If plans for bringing Emersons Ltd. back from the brink of bankruptcy succeed, the Rockville steak house chain will pay its creditors 6 cents on the dollar and a pair of music magnates will take over the company this summer.

A group headed by Steve Rubell, owner of the Studio 54 disco in New york, and David Geffen, former chairman of Electra Asylum Records, has agreed to provide up to $200,000 cash to help pay creditors.

But if more money than that is required, or creditors reject the 6 percent solution to Emerson' fiscal problems, the deal could fall through, Ralph Waldo Emerson, the company's chairman, said yesterday.

Creditors are to meet May 18 to consider the plan of arrangement E filed by Emerson's under Chapter XI of the federal bankruptcy law.

Meanwhile, in a lawsuit that gives a glimpse of the problems that got the chain into the bankruptcy court, Emerson's has sued a meat supplier over 100,000 pounds of phony filet mignons.

The fake steaks-they were actually cheaper filet of sirloin-were part of an elaborate double billing scheme that was used to inflate the company's profits in 1975 by $400,0000, the lawsuit alleges.

The lawsuit was filed in Alexandria Circuit Court last week against United American Food Processors Inc. of Chicago and five of its officers and directors.

Former Emerson's president John R. Radnay and ex-executive vice president Eli Levi helped set up the meat deal, the lawsuit contends. Radnay was sentenced to four months in a federal prison for allegedly filing false reports with the Securities and Exchange Commission.

Radnay and Levi have been out of Emerson's management for some time. Since President William Story quit last December, the company's operations have been run by Mr. Emerson, a Tennessee lawyer and founder of the company.

Emerson, who had been a part-time chairman of the board before the company got into fiscal and legal trouble, said he plans to return to practicing law as soon as the bankruptcy case is closed.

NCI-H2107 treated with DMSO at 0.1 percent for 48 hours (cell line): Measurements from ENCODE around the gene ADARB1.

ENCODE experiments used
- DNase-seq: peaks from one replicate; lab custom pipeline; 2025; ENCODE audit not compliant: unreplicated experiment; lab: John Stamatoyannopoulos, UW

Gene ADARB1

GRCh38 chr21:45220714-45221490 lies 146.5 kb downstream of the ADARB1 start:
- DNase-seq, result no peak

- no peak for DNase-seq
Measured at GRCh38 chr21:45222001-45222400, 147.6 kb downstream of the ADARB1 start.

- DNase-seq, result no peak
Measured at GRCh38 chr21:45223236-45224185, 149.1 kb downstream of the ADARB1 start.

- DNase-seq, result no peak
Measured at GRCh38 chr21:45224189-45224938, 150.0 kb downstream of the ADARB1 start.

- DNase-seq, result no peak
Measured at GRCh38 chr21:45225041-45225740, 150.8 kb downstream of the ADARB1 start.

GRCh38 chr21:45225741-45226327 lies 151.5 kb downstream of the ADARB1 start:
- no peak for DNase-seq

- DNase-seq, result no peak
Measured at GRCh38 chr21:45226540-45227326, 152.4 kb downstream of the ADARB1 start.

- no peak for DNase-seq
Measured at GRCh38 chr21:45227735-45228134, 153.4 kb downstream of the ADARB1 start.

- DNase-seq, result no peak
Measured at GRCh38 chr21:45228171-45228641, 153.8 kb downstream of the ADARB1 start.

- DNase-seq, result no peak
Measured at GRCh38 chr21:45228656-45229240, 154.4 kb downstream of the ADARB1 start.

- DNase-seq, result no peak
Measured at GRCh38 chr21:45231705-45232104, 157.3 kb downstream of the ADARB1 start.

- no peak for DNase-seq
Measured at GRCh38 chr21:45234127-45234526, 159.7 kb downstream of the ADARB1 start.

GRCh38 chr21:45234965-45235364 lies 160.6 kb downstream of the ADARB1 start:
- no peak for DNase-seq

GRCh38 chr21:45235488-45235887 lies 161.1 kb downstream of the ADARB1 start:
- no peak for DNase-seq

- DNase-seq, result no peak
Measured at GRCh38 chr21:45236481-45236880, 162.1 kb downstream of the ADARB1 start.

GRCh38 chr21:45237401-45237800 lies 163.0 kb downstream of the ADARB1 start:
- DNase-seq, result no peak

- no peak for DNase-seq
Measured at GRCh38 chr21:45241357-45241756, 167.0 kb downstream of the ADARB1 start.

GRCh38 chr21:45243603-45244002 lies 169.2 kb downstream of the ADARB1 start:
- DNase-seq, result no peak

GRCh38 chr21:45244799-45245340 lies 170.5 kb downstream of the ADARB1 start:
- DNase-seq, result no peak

Emerson said his family name will no longer be used for the 17 steak houses if the plan to shift control of the company to Rubell and Geffen succeeds.

"I've insisted on that," added Emerson, who said he expects the new owners to remodel,rename and reposition the restaurants in the rapidly changing food business. Geffen and Rubell could not be reached for comment yesterday.

In addition to Studio 54, Rubell is a part owner in a New York-based chain called Steak Loft.

A group headed by Geffen and Rubell last year paid $50,000 for $500,000 shares of Emersons stock that was held by the company. Their holdings amount to 28 percent of the outstanding shares; they are to receive more stock in return for providing the company with cash.

Emerson said the prospective purchasers have agreed to provide at least $200,000 in cash, but can cancel the deal if the company does not have enough cast to pay the rest of the settlement.

The 6 percent offered Emersons' creditors is even less than the 7.5 percent settlement discussed a few months ago. Even by Chapter XI standards, 6 cents on the dollar is a small payment, but sources familiar with Emersons finances said it is more than creditors could expect if the company were sold.

The main asset of Emersons is not its 17 restaurants, but its tax loss carryforward of some $13 million. If the company merges with a profitable corporation, the losses could shelter several million dollars of income from taxes.

Most of Emerson's creditors will share in a $800,000 note secured by seven of the company's restaurants. The note bears interest at 8 percent and will be repaid over five years.

Another $480,000 will be paid in cash to Fidelity Bank of Philadelphia, which is owed $4.2 million by Emersons.